School Climate & Safety

Schools Embrace Violence-Prevention Curricula

By Millicent Lawton — November 09, 1994 9 min read

Every day in America, children make victims of other children, whether with their fists, with knives, or with guns.

And if violence is a learned behavior, then, many hope, young people can be taught ways of heading off such aggression.

More and more, schools are doing their part to teach students how to prevent the incidents that have made homicide the nation’s third-leading cause of death for children of elementary and middle school age.

Homicide is the number-one cause of death among African-American youths.

But nobody knows whether what the schools are doing works.

As with solutions to other social problems, the techniques for preventing violence among children are not as fully developed as the problem itself. Few long-term or scientific evaluations have been done on violence-prevention curricula and other school-based programs.

National ‘Call to Action’

Even so, many researchers advise school officials to forge ahead, if with caution.

In Washington last week, Edward F. Zigler, the Sterling professor of psychology at Yale University, told reporters that school officials should use programs such as conflict resolution and social-skills training. Even though evaluations are not complete, he said, some programs “look promising.”

Mr. Zigler appeared with other educators, civil-rights leaders, policymakers, and activists as part of a national conference, “Breaking the Cycle of Violence,” in Chicago and Washington.

As part of a 12-point “call to action” the leaders, including U.S. Surgeon General Joycelyn Elders, the Rev. Jesse L. Jackson, and Albert Shanker, the president of the American Federation of Teachers, recommended that conflict resolution be taught at school and at home.

Violence-prevention curricula “must be a long-term and consistent” part of education, they said.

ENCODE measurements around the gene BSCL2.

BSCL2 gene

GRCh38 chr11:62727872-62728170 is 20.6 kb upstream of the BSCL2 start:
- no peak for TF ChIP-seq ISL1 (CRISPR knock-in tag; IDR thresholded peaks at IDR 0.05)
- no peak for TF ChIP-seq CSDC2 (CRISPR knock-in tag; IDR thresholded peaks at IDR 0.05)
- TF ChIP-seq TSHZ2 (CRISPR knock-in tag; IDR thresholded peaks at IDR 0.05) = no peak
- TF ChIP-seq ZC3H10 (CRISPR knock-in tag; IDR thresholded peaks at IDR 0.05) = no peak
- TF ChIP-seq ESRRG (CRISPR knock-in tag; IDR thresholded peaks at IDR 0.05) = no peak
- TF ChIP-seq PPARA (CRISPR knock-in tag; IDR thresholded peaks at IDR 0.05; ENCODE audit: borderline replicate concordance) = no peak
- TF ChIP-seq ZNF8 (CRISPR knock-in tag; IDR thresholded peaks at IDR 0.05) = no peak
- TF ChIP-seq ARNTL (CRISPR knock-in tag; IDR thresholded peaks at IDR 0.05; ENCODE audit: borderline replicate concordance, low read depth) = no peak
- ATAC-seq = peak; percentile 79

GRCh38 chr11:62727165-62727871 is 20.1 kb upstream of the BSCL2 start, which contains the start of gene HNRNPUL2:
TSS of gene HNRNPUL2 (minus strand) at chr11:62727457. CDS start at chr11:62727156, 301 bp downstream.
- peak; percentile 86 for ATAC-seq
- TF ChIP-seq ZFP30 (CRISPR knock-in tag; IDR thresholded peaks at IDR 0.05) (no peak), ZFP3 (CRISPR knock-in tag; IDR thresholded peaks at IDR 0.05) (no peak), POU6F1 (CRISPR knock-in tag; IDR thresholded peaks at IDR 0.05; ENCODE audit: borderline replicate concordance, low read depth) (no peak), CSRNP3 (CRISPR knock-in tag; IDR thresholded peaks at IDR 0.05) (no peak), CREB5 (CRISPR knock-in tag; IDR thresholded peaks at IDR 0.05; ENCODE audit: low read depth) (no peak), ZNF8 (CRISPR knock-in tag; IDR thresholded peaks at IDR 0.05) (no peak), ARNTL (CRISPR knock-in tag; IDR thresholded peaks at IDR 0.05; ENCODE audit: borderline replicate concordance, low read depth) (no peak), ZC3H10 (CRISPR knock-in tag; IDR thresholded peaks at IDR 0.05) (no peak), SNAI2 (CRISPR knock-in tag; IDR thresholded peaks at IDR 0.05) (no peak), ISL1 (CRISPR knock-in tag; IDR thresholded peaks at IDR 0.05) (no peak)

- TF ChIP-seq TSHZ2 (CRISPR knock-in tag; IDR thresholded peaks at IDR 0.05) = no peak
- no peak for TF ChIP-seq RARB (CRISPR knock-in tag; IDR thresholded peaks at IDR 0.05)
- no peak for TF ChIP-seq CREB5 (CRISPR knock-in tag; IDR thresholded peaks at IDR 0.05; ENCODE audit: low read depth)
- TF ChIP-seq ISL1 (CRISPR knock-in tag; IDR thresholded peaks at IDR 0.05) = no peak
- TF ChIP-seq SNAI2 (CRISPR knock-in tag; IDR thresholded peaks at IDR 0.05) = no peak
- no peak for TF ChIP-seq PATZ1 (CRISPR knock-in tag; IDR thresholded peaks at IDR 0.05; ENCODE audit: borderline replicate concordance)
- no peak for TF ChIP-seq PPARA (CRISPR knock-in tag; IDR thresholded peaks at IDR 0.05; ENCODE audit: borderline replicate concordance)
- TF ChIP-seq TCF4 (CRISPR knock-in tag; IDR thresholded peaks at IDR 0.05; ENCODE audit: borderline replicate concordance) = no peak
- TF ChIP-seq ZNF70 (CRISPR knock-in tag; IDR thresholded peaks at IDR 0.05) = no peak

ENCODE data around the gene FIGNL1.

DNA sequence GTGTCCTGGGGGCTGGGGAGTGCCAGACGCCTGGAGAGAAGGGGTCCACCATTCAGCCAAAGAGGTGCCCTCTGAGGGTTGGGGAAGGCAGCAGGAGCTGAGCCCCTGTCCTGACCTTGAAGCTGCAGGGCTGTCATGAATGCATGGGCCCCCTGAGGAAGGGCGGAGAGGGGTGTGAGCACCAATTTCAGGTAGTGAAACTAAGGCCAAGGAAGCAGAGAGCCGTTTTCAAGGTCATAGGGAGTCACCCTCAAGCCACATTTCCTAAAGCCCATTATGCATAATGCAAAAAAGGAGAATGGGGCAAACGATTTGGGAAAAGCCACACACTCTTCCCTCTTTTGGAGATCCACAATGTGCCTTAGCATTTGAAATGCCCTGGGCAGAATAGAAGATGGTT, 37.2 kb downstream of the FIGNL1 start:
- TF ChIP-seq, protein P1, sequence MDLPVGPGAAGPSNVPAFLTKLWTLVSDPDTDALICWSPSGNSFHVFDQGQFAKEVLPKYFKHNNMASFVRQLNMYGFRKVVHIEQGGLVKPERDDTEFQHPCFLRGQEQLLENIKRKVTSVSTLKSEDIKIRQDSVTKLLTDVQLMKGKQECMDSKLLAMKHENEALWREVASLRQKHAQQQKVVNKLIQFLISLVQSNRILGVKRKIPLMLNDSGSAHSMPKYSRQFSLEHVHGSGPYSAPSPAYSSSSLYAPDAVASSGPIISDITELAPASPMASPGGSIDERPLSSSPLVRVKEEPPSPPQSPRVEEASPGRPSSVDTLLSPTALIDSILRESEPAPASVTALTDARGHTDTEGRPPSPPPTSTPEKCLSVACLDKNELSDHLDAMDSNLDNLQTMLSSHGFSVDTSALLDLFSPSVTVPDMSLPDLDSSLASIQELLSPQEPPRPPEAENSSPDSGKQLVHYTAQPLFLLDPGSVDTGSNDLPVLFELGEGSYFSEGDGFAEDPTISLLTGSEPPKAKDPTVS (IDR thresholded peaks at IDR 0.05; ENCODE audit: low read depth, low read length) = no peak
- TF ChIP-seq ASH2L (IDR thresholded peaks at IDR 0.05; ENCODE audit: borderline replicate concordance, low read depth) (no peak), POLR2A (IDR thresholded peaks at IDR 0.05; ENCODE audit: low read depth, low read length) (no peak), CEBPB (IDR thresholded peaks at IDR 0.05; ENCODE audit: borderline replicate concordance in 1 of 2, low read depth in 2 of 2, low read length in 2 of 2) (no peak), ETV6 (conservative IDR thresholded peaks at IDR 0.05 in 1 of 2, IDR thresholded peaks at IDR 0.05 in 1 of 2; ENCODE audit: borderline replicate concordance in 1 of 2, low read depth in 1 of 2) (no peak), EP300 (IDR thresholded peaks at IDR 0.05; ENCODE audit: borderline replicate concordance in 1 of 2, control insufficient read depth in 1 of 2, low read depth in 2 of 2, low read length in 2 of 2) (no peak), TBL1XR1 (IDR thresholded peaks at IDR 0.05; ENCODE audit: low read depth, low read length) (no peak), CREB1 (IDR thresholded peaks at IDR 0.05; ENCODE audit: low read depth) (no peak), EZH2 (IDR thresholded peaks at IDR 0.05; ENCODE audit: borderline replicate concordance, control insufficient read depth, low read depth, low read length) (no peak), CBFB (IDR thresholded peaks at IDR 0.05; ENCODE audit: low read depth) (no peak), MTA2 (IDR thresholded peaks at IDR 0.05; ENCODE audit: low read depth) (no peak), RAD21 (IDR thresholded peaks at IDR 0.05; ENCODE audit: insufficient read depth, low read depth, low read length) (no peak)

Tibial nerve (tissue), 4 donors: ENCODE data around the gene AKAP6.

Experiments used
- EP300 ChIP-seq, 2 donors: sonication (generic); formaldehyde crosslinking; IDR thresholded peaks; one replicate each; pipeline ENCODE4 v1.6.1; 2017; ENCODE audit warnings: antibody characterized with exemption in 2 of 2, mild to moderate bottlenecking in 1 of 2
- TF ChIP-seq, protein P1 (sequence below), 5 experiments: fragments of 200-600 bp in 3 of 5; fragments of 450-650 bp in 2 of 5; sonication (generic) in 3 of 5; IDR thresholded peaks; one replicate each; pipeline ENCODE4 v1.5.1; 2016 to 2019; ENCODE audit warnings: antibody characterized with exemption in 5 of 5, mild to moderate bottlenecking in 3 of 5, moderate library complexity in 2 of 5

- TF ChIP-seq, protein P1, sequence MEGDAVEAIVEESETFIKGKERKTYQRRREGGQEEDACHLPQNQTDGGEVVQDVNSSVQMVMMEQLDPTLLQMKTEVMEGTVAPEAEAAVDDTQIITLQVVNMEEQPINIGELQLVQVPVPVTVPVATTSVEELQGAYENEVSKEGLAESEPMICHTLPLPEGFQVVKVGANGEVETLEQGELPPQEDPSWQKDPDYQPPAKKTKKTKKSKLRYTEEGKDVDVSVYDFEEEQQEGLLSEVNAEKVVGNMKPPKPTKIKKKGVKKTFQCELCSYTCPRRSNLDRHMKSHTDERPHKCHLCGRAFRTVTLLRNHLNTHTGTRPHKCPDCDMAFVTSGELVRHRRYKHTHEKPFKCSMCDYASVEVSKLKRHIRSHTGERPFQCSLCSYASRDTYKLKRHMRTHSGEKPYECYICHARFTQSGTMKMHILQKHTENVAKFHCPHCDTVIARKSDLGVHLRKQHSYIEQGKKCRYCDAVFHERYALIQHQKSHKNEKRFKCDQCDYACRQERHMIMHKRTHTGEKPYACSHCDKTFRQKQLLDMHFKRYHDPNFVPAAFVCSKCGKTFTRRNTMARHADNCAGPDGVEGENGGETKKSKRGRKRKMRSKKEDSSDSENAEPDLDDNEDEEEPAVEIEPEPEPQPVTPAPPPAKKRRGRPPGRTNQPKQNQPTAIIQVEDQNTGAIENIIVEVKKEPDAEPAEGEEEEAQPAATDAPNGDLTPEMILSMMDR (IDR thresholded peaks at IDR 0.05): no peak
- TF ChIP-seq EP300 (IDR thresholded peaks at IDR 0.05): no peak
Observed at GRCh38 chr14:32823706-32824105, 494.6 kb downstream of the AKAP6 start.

Evidence continues to point to the seriousness of violence as a problem for schools.

A survey released last week by the National League of Cities found that incidents of school violence in which students were killed or seriously injured occurred in 41 percent of the responding cities with populations larger than 100,000.

‘No Magic Answers’

Experts advise against counting on a quick fix for youth violence.

Some school administrators have turned to “off the shelf” curricula or materials that readily can be plugged into the already packed school day.

And, in what is clearly a growth industry, there is no shortage of manuals and videotapes from which educators can choose.

There are more than 300 violence-prevention programs and more than 100 conflict-resolution curricula for middle and high school students, according to the National Network of Violence Prevention Practitioners.

Some of them are widely used. In New York City, the well-regarded Resolving Conflict Creatively Program, which began in 1985, is used in 150 schools, with 3,000 teachers and 70,000 students participating.

Nationally, a more narrowly focused curriculum from the Center to Prevent Handgun Violence has been available for only 2 years, yet it is used in 32 districts, including the nation’s four largest: New York, Los Angeles, Chicago, and Dade County, Fla.

About 60,000 students use the pre-K-12 curriculum, said Nancy P. Gannon, the director of the Washington-based center’s education division.

But “there are no magic answers,” said Stu Cohen, the director of the Center for Violence Prevention and Control at the nonprofit Education Development Center in Newton, Mass.

Patrick Tolan, an associate professor of psychiatry and psychology at the University of Illinois at Chicago, said educators have to realize that “just because you have a program doesn’t mean you’re doing something.”

Evaluations Expensive

Because so few violence-prevention programs have been evaluated formally, it is difficult to determine what type of curriculum works.